In this work, we create unsupervised dense patient representations from clinical notes in the freely available MIMIC-III database (Johnson et al., 2016). We aim to learn patient representations that can later be used to identify sets of similar patients based on representation similarity. We focus on different techniques to learn patient representations using only textual data. We explore the usage of two neural representation learning architectures—a stacked denoising autoencoder (Vincent et al., 2010), and a paragraph vector architecture (Le and Mikolov, 2014)—for unsupervised learning. We then transfer the representations learned from the complete patient space to different supervised tasks, with an aim to generalize better on the tasks for which we have limited labeled data.
Dense representations can capture semantics, but at a loss of interpretability. Yet, it is critical to understand model behavior when statistical outputs influence clinical decisions (Caruana et al., 2015). We take a step towards bridging this gap by proposing different techniques to interpret the information encoded in the patient vectors, and to extract the features that most influence the classification output when these representations are used as the input.
2 Related Work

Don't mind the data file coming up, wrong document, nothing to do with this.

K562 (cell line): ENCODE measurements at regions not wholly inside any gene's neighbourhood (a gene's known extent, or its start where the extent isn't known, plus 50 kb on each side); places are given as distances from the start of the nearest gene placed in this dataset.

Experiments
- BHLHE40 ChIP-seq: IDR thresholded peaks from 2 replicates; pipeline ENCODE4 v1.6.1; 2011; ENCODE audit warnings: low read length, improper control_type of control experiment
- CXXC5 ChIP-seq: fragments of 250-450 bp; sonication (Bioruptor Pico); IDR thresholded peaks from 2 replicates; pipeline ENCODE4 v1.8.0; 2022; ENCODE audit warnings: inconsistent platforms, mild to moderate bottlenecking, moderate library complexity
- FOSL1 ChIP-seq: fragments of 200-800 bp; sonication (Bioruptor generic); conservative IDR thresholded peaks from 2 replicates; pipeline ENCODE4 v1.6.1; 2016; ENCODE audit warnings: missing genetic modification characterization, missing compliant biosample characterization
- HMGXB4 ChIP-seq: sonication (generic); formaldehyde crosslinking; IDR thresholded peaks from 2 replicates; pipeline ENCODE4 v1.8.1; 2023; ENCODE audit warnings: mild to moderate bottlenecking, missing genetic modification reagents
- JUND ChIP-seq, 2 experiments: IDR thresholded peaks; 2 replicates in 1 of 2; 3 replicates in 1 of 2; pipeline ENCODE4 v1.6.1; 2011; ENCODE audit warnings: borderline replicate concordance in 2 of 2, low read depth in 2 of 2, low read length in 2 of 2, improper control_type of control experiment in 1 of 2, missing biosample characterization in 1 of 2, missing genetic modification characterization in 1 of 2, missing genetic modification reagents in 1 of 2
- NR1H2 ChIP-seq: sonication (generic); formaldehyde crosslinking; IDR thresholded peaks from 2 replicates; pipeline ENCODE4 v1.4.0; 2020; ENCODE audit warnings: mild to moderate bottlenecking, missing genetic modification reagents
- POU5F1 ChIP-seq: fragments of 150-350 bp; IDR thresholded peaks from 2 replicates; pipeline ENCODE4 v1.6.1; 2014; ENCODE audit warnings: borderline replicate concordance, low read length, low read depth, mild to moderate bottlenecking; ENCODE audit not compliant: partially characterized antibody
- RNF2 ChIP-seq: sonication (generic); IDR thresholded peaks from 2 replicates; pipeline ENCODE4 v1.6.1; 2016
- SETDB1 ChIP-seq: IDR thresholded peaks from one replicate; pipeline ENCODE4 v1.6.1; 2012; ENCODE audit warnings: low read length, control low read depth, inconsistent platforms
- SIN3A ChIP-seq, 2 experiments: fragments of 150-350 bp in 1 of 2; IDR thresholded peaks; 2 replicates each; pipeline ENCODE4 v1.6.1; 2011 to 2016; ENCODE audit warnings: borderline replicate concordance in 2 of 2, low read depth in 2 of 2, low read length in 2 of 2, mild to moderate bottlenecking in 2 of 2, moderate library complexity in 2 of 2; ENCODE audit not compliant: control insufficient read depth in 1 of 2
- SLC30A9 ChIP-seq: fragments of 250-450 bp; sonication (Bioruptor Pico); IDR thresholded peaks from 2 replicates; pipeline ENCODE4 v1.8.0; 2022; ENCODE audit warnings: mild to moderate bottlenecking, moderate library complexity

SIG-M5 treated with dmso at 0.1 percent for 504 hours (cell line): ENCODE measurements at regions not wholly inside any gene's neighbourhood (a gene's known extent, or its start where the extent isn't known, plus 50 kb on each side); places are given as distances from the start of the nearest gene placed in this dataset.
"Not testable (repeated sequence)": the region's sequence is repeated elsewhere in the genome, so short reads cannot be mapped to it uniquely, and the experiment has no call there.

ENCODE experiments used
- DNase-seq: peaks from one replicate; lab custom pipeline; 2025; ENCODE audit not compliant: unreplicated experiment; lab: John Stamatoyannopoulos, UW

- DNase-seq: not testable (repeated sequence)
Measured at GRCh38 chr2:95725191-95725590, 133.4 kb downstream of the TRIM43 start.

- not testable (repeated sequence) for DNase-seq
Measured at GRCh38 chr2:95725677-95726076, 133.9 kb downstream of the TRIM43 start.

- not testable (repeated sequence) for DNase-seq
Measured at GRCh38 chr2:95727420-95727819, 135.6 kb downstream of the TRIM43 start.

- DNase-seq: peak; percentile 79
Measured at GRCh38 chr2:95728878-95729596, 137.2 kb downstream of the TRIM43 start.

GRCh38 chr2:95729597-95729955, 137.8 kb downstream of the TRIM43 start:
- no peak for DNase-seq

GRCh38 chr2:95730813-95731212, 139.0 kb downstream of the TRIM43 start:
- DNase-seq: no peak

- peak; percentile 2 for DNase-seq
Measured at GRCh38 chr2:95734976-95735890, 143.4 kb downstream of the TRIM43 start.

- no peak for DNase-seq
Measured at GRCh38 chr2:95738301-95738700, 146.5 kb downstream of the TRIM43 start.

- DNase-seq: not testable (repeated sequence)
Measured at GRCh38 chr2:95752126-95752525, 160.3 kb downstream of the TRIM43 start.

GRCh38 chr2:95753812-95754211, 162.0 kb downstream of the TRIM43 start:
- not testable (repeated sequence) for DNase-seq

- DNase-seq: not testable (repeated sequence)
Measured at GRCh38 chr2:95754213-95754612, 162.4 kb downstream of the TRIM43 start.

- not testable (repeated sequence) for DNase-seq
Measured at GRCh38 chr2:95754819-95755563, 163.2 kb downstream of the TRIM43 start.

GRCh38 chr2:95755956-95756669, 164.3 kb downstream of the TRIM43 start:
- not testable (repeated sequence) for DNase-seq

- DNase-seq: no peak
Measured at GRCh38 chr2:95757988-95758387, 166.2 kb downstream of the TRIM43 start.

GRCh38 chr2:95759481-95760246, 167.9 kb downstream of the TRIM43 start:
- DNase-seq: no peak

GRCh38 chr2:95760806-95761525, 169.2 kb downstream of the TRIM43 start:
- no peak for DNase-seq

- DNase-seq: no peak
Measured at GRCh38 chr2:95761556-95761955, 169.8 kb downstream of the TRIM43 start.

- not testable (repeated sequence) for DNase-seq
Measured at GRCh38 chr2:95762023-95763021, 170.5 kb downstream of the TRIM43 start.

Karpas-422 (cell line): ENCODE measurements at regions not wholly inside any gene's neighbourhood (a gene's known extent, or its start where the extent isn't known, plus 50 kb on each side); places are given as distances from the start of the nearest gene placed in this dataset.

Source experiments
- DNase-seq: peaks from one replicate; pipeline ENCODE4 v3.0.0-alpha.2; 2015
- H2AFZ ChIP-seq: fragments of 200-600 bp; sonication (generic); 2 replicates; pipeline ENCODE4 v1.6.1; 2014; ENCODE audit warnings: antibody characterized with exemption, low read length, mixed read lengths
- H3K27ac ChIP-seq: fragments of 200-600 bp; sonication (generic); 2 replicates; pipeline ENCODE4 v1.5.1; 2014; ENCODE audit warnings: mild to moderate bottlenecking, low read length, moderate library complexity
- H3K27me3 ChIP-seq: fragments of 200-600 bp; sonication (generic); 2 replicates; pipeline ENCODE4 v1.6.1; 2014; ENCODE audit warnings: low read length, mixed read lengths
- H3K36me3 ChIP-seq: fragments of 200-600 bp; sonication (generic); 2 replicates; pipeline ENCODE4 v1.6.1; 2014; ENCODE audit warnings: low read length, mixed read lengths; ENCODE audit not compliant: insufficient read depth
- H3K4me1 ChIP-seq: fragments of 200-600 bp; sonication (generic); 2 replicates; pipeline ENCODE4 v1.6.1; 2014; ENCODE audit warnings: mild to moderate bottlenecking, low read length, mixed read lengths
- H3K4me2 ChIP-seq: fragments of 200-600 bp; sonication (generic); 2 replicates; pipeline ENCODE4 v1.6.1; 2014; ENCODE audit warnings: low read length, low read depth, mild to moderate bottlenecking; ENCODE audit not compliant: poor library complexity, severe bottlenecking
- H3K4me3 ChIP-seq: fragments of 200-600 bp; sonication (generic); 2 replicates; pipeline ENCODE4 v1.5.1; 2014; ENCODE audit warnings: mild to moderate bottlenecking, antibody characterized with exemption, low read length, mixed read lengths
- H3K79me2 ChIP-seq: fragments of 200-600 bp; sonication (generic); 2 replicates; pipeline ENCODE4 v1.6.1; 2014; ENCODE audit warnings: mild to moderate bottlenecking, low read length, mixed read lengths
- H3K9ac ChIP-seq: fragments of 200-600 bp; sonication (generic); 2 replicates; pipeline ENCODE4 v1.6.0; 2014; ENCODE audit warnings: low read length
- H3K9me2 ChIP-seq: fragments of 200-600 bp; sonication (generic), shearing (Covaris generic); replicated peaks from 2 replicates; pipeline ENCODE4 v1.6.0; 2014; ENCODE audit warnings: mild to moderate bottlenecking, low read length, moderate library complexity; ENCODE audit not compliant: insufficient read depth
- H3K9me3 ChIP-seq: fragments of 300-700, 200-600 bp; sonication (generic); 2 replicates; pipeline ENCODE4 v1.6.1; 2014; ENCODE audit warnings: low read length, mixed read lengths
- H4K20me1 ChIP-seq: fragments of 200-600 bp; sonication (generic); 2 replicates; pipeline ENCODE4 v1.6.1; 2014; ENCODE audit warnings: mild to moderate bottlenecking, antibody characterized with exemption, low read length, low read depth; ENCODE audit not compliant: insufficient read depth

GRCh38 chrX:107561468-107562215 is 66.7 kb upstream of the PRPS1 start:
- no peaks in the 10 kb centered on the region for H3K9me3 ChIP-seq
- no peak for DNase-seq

Dense representations of words (Mikolov et al., 2013a, b; Pennington et al., 2014; Bojanowski et al., 2017) and documents (Le and Mikolov, 2014; Larochelle and Lauly, 2012) have become popular because they are learned using unsupervised techniques, they capture the semantics in the content, and they generalize well across multiple tasks and domains. An autoencoder learns the data distribution and the corresponding dense representations in the process of first encoding data into an intermediate form and then decoding it. Miotto et al. (2016) first proposed the use of a stacked denoising autoencoder to learn patient representations. They have shown promising results when patient vectors are first learned by a stacked denoising autoencoder from structured data combined with 300 topics from unstructured data, and are then used with Random Forests classifiers to identify future disease categories of patients. Following their work, Dubois et al. (2017) have proposed two techniques to obtain patient representations from clinical notes. The first technique is unsupervised and performs an aggregation of concept embeddings into note and patient level representations, known as ‘embed-and-aggregate’. The second technique uses a recurrent neural network (RNN) with a bag-of-concepts representation of patient notes as time steps. The RNN is trained to predict disease categories of patients. The representations learned in this supervised setup are then transferred to other tasks. Apart from these works, Suresh et al. (2016) have performed a preliminary exploration of the use of sequence-to-sequence autoencoders to induce patient phenotypes using structured time-series data. They have compared different autoencoder architectures based on their reconstruction error when they are trained to encode patient phenotypes. An application of these phenotypes to different clinical prediction tasks has been reserved for future work. In the same vein as these previous works, we investigate the applicability of a stacked denoising autoencoder to learn patient representations directly from unstructured data, and analyze the tasks that these representations can be successfully applied to.